We are stronger together and there are vast amounts of common ground among the different movement groups in Ireland. Everything from Right2Water to Extinction Rebellion has massive potential.

The creativity, the skills, the passion, the knowledge and the fight that could exist from these groups in a larger intersectional movement would be an example of politics in demand with real potential to demand structural change.

Social Class matters in protest. One paper has claimed that protest has become normalised and demonstrations conventional.

The fact that this same paper highlighted that you are more likely to protest if you have a university degree seems to be in conflict with the idea that social movements are increasingly mirroring the make-up of society or maybe that higher education doesn’t lead to social mobility.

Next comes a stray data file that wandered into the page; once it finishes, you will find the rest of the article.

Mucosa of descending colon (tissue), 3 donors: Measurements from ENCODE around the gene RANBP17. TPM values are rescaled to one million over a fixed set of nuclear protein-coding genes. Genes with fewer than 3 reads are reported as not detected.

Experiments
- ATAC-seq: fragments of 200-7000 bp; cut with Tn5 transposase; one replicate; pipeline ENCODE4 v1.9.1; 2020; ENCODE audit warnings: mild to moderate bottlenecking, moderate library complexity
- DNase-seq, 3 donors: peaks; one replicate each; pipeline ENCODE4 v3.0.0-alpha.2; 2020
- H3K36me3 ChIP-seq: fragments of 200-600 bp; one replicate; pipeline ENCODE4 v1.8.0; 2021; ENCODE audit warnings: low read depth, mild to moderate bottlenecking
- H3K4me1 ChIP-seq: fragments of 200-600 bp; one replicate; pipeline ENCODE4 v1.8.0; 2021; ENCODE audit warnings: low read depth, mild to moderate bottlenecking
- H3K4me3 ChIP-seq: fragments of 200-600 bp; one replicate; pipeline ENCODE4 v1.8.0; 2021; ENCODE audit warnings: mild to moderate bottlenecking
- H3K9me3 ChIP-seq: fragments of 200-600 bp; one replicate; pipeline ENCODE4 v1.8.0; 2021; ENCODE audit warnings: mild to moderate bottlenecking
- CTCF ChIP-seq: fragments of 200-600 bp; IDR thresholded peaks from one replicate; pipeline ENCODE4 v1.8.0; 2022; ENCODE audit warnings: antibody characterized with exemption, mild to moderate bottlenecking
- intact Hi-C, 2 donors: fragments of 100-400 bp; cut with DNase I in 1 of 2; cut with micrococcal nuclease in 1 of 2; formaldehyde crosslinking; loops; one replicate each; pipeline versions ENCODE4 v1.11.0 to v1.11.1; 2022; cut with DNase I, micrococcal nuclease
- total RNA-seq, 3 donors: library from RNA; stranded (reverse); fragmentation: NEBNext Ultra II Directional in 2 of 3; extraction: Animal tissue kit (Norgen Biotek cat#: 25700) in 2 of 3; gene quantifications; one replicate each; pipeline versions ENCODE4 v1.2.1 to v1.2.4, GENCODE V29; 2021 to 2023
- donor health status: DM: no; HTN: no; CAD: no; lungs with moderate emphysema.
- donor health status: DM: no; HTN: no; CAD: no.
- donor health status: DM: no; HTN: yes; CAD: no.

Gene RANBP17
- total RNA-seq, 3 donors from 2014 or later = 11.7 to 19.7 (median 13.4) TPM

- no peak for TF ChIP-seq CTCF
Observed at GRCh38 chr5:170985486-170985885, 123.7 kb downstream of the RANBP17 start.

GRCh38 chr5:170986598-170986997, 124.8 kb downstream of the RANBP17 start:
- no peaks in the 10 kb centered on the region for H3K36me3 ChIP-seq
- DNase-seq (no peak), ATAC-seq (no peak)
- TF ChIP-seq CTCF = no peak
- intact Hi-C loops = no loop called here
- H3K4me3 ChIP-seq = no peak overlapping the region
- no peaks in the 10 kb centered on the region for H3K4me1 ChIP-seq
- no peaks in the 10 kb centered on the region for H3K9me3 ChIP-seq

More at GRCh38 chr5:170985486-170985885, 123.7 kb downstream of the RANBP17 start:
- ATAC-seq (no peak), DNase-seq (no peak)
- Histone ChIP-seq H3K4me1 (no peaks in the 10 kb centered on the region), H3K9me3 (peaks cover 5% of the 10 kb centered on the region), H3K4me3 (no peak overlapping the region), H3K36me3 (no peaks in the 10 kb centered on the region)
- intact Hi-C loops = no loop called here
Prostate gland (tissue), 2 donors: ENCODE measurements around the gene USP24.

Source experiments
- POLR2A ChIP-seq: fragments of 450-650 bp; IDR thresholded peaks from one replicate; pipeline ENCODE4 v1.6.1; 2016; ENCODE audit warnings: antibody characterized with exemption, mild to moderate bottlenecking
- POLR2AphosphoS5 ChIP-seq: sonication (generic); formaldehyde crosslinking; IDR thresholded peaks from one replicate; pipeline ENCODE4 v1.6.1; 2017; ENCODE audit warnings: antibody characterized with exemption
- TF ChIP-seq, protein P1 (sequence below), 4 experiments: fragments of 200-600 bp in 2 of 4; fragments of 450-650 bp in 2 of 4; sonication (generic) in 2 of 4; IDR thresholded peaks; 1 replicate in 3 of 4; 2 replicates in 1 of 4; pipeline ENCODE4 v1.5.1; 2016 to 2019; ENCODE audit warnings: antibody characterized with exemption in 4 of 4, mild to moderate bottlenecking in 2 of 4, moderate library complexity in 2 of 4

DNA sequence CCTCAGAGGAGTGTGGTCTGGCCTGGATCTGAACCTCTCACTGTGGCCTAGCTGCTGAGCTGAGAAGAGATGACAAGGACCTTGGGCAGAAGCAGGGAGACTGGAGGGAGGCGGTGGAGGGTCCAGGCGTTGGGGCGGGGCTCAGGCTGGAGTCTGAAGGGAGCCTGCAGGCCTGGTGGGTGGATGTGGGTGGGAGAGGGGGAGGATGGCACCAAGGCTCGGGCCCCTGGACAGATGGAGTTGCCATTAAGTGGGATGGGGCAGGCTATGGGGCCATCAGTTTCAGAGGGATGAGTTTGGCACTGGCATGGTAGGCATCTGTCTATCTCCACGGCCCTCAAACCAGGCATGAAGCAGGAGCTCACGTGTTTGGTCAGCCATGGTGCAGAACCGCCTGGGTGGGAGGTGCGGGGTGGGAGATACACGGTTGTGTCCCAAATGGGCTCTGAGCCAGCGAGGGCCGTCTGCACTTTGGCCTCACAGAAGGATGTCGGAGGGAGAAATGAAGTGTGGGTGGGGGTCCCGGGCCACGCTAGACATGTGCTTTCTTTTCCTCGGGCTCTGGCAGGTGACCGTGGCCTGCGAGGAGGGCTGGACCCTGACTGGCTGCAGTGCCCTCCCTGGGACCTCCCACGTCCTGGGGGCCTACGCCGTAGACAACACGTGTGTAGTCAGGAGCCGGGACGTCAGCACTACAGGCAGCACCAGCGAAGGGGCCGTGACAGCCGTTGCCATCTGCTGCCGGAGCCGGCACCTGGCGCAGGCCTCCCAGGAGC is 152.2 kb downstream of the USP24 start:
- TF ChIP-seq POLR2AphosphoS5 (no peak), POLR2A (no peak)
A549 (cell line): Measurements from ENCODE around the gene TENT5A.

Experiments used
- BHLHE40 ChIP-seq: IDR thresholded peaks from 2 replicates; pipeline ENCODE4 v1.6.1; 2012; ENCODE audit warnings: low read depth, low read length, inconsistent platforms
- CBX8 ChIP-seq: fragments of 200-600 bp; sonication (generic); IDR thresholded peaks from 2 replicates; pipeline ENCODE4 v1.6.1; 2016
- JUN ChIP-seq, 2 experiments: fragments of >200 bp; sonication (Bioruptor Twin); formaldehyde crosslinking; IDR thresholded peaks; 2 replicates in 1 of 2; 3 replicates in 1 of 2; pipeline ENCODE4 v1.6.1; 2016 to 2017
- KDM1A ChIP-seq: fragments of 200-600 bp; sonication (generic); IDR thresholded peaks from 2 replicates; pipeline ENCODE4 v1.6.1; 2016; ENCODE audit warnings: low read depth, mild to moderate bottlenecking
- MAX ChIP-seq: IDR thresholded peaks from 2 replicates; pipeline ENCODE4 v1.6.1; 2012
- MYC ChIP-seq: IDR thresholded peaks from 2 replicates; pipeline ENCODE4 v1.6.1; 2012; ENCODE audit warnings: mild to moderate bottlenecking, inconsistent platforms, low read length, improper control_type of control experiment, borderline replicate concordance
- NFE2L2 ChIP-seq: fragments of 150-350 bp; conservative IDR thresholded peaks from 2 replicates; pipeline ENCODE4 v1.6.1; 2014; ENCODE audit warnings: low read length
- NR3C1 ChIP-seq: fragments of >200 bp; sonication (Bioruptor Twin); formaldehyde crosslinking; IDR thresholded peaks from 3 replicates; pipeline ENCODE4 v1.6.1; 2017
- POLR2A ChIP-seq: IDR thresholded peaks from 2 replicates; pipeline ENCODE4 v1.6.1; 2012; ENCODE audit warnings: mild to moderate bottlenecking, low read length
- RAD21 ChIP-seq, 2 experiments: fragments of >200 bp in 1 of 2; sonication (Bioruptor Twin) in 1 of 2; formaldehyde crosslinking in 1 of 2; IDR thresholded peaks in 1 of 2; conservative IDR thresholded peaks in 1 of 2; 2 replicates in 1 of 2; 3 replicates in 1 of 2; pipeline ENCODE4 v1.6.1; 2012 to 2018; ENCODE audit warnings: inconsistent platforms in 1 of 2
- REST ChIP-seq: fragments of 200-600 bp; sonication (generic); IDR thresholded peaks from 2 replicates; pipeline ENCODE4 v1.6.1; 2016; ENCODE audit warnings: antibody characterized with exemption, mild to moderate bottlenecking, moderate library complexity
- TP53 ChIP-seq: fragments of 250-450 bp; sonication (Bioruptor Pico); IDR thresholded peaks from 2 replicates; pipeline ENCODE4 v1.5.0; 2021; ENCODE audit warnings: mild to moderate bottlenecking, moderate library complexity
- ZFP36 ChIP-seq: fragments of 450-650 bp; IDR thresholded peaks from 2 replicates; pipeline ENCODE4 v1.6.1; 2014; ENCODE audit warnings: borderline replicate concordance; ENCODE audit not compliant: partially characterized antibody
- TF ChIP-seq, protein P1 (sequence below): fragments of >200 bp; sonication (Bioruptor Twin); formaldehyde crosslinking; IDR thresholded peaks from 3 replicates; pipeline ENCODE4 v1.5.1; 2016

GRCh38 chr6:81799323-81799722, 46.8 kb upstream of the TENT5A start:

The research on this varies across scholars. Just as we can we attempt to split movements up into politics of demand and politics of act, we can also see a blend of what is considered old and new social movements.

However, new social movements mainly demand things of the state. Only very few radical anarchist groups do otherwise – old movements generally being referred to as trade unions in the literature.

In a paper from the Department of Sociology, Lund University, Sweden it says that the mix of old and new social movements has emerged in resistance to neo-liberal politics.

Street demonstrations in response to neo-liberal politics have taken a number of forms – water protest marches in Ireland and the Occupy movement around the world a few years ago.